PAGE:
Remote Working and BYOD: Can Virtual Desktop Infrastructure Secure Your Enterprise?

Virtual computing security monitoring

CIOs have wanted to enable remote working and bring your own device (BYOD) policies since long, but never took the tasks up as a top priority. Covid-19 changed that and compelled every enterprise to explore both. Network and security teams, which used to raise objections earlier, have realised that remote working and BYOD are inevitable, and are redesigning enterprise ecosystems to enable them. In this article, we will explore virtual desktop infrastructure (VDI) as a solution for securing enterprises that have implemented remote working and BYOD policies.

the pandemic has enhanced the demand for work from remote environments. As a result, OEMs, infra and cloud providers, application vendors, researchers, analysts, and service integrators have all come together to explore solutions and develop the products to meet this demand.

Lockdowns imposed due to the pandemic made enterprises quickly explore various options to enable employees to contribute to enterprise productivity while working from home.

Threats and issues with remote work and BYOD
Figure 1: Threats and issues with remote work and BYOD

Some companies purchased a large number of new laptops and couriered these to the homes of their employees. They installed VPN agents and set up VPN systems on a war footing. Though these offered a quick fix solution, they had serious limitations. With VPNs, the enterprise ecosystem is exposed to the outside world. Compromised end user devices and networks created many vulnerabilities, and opened the doors for hackers. Laptop procurement, too, had supply chain issues. Employees not satisfied with the laptops provided by the company requested that they be allowed enterprise application access from their personal device. CIO teams have long been mulling over the bring your own device (BYOD) policy for their organisations, too.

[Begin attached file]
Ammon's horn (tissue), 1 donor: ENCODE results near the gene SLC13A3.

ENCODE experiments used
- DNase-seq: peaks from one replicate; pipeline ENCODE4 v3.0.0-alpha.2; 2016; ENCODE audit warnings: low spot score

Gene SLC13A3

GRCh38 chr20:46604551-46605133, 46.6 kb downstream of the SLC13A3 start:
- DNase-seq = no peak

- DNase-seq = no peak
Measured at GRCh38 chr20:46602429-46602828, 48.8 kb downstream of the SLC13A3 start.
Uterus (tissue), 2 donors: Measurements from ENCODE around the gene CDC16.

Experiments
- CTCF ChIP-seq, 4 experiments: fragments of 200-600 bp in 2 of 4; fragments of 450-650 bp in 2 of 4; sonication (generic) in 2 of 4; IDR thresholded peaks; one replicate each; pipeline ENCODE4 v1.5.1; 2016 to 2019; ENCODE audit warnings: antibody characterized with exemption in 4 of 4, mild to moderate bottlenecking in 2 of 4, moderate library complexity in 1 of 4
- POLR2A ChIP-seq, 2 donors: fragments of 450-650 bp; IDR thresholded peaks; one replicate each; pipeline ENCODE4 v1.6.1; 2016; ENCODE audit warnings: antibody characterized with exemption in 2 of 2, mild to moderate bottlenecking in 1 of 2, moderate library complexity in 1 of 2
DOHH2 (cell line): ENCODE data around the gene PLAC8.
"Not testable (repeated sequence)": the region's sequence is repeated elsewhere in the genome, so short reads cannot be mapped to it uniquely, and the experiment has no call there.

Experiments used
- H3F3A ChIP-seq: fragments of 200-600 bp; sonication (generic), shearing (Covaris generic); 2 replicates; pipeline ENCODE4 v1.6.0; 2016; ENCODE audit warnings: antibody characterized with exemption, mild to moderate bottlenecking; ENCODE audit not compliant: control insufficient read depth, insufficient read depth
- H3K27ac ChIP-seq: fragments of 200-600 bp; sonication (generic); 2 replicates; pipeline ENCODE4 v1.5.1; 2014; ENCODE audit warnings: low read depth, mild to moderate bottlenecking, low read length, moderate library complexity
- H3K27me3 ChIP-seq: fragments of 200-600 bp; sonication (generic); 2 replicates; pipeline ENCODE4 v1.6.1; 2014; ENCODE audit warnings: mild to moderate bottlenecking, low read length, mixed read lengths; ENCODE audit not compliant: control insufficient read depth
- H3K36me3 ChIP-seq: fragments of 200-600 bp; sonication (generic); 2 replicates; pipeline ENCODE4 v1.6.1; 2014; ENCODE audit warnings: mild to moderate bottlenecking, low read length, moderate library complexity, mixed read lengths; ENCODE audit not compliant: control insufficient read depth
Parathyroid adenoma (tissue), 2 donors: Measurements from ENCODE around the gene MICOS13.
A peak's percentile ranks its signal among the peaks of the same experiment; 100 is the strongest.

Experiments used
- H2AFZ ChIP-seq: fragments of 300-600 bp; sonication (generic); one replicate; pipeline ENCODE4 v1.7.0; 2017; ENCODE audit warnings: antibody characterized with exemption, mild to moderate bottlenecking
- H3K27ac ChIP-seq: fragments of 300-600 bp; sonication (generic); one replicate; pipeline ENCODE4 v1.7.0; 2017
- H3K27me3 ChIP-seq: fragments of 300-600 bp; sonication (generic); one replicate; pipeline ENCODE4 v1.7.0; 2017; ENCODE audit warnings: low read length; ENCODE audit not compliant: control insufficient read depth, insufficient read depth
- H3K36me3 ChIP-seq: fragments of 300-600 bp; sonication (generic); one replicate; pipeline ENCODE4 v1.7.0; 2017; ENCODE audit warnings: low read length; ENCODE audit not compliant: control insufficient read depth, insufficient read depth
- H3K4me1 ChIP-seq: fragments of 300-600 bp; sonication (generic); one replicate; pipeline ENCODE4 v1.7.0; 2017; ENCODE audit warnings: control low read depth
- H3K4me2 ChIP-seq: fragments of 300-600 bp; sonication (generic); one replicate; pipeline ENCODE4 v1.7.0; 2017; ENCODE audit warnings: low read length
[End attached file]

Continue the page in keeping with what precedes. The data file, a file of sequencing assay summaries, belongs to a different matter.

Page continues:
VDI as a solution
Remote work and BYOD require a redesign of the end-to-end enterprise ecosystem. Virtual desktop infrastructure (VDI) is meant for just this. VDI technology has a long history, and has matured enough to meet any enterprise remote working needs. It is built from scratch with a focus on security, the user experience and agile operations.

Work from anywhere, any time, using any device requires an elevated security posture and can’t depend on existing castle models. The zero trust security concept that has lately become popular in the security community rightly reflects and fits well into the remote work and BYOD scenarios.

Security vulnerabilities with remote work and BYOD
Figure 1 shows the threat landscape in remote work and BYOD scenarios. End user devices are susceptible to viruses and malware. Unless the user diligently takes care to keep the OS and applications updated with the latest security patches and leverages industry standard anti-virus software, devices are vulnerable and can easily get compromised. When these compromised devices are used to access enterprise resources, there is every chance the malware finds its way into the enterprise network. Once it gets there, it propagates laterally in an east west direction to take control over more resources. Data gets transferred to the end point and can get into the wrong hands. User sessions over the network are prone to hacking.